The California Wrongful Convictions Project, launched by the University of California, Berkeley, School of Law (Berkeley Law) and Hollway Advisory Services, a criminal justice research firm, announced findings in preliminary data that show California has thrown out more than 200 wrongful convictions since 1989, more than any other state. The cost is calculated at $129 million, however, this total only includes the cost to the state and does not include the cost paid by the wrongfully convicted and their families to repeatedly defend themselves against the state. These innocent individuals have collectively spent 1,313 years behind bars for crimes they did not commit. Some of these wrongful convictions were determined to be inadvertent mistakes but horrifyingly others were deliberate misconduct.

Click here to read more.

When Jurors Are Wrong

What happens with jurors when they wrongfully convict an innocent person? In this heartbreaking story from NPR two jurors talk about their thoughts and feelings about convicting an innocent 20 year old man.

Click here to read or listen the full story on NPR.

The 3 Strikes Debacle

Californians have a chance to correct a mistake made back in 1994 when their 3 strikes law was passed. 72% of voters passed a law that seemed like a way to keep people safe from violent, habitual offenders. The "3 strikes and your out" law was supposed to be used if a person convicted of a felony had also committed two or more violent or serious crimes. They would be sentenced to life in prison with no parol until they have served many years of their sentence, usually about 25 years. Unfortunately, reality has become very different, as shown when a man was given 25 years for stealing a tool kit from WalMart.

Click here to read more and to view an interview with a judge.

Torturing Our Children

What defines child abuse is a question we need to be asking. A 16 year old girl being held in solitary confinement for 22 hours a day for several months definitely fits the description. It should not only be considered abuse but outright torture. A report by the Human Rights Watch and the American Civil Liberties shows the widespread use of solitary confinement on children in US prisons.

Click here to read the full story.

If you would like to help change youth sentencing laws click here

The Costs Of Incarcerating The Elderly

According to a recent Human Rights Watch report, state and federal prisons housed more than 26,000 inmates 65 and older. The number of inmates 55 and over is nearly 130,000. The director of the ACLU's National Prison Project, David Fathi states "The mass incarceration of the elderly is an example of our criminal justice system at its most heartless and its most irrational. Most such prisoners are long past their crime-prone years and pose little to no public safety risk." An example sited from New York tracked 469 inmates who were originally sentenced for violent crimes and were later released as senior citizens; over a 13-year period, just 8 of those former inmates went back to prison, and only one went back for a violent offense.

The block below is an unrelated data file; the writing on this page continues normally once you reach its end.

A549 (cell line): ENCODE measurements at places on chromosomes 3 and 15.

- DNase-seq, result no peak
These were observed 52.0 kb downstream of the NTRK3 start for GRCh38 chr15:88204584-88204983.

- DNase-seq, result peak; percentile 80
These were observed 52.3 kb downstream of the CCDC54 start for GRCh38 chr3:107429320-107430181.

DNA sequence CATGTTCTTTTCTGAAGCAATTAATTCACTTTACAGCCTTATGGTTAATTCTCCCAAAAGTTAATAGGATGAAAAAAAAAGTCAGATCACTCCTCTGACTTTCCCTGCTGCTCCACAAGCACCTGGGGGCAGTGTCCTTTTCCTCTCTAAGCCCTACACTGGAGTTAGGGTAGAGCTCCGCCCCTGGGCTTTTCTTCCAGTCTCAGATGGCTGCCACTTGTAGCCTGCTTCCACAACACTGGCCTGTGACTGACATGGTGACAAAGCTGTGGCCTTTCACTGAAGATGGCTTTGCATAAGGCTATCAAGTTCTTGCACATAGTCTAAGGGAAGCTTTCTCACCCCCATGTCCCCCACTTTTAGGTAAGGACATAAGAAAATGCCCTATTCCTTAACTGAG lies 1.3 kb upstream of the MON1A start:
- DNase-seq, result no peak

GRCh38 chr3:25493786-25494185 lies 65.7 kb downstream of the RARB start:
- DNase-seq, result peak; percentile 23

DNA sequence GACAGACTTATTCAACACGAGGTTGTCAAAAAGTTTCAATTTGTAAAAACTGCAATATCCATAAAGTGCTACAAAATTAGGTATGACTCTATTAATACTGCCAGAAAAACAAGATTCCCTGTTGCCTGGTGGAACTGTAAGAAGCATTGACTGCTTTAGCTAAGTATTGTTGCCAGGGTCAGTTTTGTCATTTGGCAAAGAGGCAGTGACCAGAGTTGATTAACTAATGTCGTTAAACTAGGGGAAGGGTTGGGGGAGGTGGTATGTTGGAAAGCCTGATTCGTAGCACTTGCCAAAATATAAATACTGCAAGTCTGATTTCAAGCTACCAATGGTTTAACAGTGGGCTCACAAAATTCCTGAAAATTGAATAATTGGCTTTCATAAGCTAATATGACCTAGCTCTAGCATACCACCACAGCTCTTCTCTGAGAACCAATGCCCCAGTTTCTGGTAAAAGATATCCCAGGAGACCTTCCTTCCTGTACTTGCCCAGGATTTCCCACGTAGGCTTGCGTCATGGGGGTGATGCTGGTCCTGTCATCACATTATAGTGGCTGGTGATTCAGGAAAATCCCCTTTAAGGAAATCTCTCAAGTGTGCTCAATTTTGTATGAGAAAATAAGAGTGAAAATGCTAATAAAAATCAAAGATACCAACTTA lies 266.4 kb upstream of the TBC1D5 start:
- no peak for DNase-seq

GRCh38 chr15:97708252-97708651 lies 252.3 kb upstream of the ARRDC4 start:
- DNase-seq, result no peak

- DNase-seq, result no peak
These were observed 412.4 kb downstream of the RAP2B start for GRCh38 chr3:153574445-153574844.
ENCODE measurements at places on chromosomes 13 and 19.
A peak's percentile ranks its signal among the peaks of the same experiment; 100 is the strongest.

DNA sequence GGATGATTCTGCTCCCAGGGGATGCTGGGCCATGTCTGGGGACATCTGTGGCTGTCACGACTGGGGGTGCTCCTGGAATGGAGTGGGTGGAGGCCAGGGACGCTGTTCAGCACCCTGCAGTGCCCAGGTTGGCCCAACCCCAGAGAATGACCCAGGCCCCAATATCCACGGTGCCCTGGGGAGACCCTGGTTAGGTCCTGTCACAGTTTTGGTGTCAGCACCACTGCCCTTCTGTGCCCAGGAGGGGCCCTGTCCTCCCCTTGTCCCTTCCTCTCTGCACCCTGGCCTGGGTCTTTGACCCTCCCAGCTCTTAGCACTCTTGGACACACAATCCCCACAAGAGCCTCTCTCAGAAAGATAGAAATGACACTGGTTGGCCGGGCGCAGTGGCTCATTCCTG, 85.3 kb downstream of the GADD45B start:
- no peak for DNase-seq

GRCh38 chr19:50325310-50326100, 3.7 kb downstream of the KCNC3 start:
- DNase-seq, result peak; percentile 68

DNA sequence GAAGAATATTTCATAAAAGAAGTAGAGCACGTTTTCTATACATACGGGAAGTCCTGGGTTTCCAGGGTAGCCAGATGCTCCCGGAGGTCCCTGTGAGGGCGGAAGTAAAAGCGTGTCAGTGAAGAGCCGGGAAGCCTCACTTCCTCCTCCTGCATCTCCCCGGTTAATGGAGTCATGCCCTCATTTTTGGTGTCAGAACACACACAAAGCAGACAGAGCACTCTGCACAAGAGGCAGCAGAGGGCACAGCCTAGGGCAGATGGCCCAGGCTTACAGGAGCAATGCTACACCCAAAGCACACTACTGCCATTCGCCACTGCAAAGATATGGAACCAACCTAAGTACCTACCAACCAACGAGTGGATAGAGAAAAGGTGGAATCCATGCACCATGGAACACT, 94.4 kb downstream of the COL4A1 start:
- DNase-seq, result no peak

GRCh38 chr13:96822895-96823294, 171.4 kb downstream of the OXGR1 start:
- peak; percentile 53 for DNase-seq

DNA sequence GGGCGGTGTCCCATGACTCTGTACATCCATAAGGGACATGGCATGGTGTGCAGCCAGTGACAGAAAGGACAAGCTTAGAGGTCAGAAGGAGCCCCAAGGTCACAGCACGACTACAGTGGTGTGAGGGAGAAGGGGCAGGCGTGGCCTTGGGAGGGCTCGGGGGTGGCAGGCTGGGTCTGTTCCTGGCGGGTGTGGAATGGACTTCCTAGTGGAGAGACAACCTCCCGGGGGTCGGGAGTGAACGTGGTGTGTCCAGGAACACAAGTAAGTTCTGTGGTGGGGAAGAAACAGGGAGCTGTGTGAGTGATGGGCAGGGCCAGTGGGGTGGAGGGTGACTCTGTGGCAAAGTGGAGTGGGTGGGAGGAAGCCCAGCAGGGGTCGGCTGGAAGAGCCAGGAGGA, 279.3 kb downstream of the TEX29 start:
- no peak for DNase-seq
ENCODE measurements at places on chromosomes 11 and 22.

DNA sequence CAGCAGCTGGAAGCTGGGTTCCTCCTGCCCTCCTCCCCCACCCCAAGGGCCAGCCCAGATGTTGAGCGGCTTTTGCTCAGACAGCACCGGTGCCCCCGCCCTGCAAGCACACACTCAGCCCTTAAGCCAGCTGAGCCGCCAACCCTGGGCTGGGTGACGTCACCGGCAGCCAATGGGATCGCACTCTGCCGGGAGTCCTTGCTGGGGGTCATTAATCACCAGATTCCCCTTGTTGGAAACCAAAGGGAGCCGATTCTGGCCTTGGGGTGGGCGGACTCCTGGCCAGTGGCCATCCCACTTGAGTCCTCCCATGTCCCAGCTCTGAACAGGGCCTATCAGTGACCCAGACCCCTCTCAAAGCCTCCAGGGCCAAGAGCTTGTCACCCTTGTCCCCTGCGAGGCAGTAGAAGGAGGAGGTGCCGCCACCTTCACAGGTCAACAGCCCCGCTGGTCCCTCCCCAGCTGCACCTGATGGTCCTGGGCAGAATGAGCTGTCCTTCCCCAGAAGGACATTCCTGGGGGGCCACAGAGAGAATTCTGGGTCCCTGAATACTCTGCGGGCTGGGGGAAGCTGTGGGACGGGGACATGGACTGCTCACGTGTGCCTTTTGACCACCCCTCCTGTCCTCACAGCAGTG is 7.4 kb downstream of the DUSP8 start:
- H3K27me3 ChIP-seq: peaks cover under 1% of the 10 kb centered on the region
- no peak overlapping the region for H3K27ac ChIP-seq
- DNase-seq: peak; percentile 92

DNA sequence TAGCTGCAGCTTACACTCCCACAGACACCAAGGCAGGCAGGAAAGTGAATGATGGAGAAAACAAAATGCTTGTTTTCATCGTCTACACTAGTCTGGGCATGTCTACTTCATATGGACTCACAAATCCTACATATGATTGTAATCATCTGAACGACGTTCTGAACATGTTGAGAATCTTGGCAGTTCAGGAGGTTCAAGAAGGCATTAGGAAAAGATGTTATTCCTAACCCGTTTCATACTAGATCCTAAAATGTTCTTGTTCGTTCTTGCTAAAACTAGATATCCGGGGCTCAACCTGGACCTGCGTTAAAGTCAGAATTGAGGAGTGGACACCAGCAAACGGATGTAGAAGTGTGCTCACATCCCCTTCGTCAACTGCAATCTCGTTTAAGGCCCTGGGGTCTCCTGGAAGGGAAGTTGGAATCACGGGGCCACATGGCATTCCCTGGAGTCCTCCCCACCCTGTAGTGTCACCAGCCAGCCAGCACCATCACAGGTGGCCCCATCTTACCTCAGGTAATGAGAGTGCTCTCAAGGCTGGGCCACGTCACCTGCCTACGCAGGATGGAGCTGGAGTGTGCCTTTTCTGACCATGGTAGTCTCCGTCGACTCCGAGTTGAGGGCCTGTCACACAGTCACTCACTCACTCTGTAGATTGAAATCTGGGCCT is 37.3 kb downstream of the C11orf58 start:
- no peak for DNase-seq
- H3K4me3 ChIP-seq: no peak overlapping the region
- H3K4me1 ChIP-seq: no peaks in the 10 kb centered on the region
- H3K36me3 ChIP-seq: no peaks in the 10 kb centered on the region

Click here to read the story in Mother Jones.

Privacy vs Fair Trial

A juror hearing a case in Sacramento regarding gang beatings posted remarks on his Facebook page. The judge initially asked to see the juror's postings on Facebook to see if there was any bias on the part of the juror, but changed his order to include the responses from the juror's friends after Facebook provided their responses to the judge as well. At issue is whether the juror's friends responses should be included in the review since they were not part of the initial judicial request.

Click here to read the Sacramento Bee article.

GAO Report on Overcrowded Prisons

The Bureau of Prisons is 39% over capacity making prisoners confined to smaller spaces. Up to three inmates are housed in rooms meant to house one prisoner. Sometimes inmates need to be housed in common areas that were not meant to be used as prison cells. Inmates also get to spend less time in areas like the cafeteria, recreation yards and television rooms. As the president of the Council of Prison Locals Dale Deshotel said, "Once they get frustrated enough, we're looking at another riot. And that's what scares me.'

Click here to read the full article.

Cop with Disciplinary Issues Kills Teen

Police officer, Josh Hastings, fatally shot 15 year old Bobby Moore Jr. while responding to a suspicious persons call on Aug. 12. The 26 year old Officer Hastings has a history of disciplinary issues with his department having been suspended six times in the past five years. He was booked into jail, but later released on $15,000 bond. He faces a maximum penalty of 10 years in prison and a $10,000 fine.

Click here for the full story.

States Spending More on Corrections Than on Universities

The state of Wisconsin is now spending more of the states budget on the Department of Corrections than on higher education. The upward trend in spending for corrections has been increasing for the last few decades and according to studies it is not the result of just one political party. The change in sentencing laws and the "tough on crime" campaigning by politicians of both parties have helped increase the need to build more prisons. Each prison built adds additional costs to the state. Unfortunately, the trend of spending more on the Department of Corrections than on state universities has become a national trend. 

Click here to read the article in the Milwaukee-Wisconsin Journal Sentinel

Multiple Police in Saginaw Kill Man

Multiple police officers in Saginaw, Michigan shot a man in a parking lot on a busy street. The man, Milton Hall had a disagreement with a store clerk, then dialed 911 and said, "I'm Milton Hall and I'm pissed off." Matthew Frey, the prosecutor for Saginaw says he will review the case if it is ruled a justifiable homicide.

Click here for the full story and video.

Dozens Imprisoned Are Legally Innocent

The state of North Carolina is keeping legally innocent people behind bars despite the fact prosecutors agree they are innocent of the crimes that they are incarcerated for. A USA Today investigation revealed that people were being kept in prison even though a federal appeals court ruled the crimes they committed were not federal crimes. Unfortunately many of these inmates don't realize they are innocent and should be freed. The ACLU estimates up to 3,000 inmates may be eligible to be freed or have reduced sentences.

Click here to read the full article.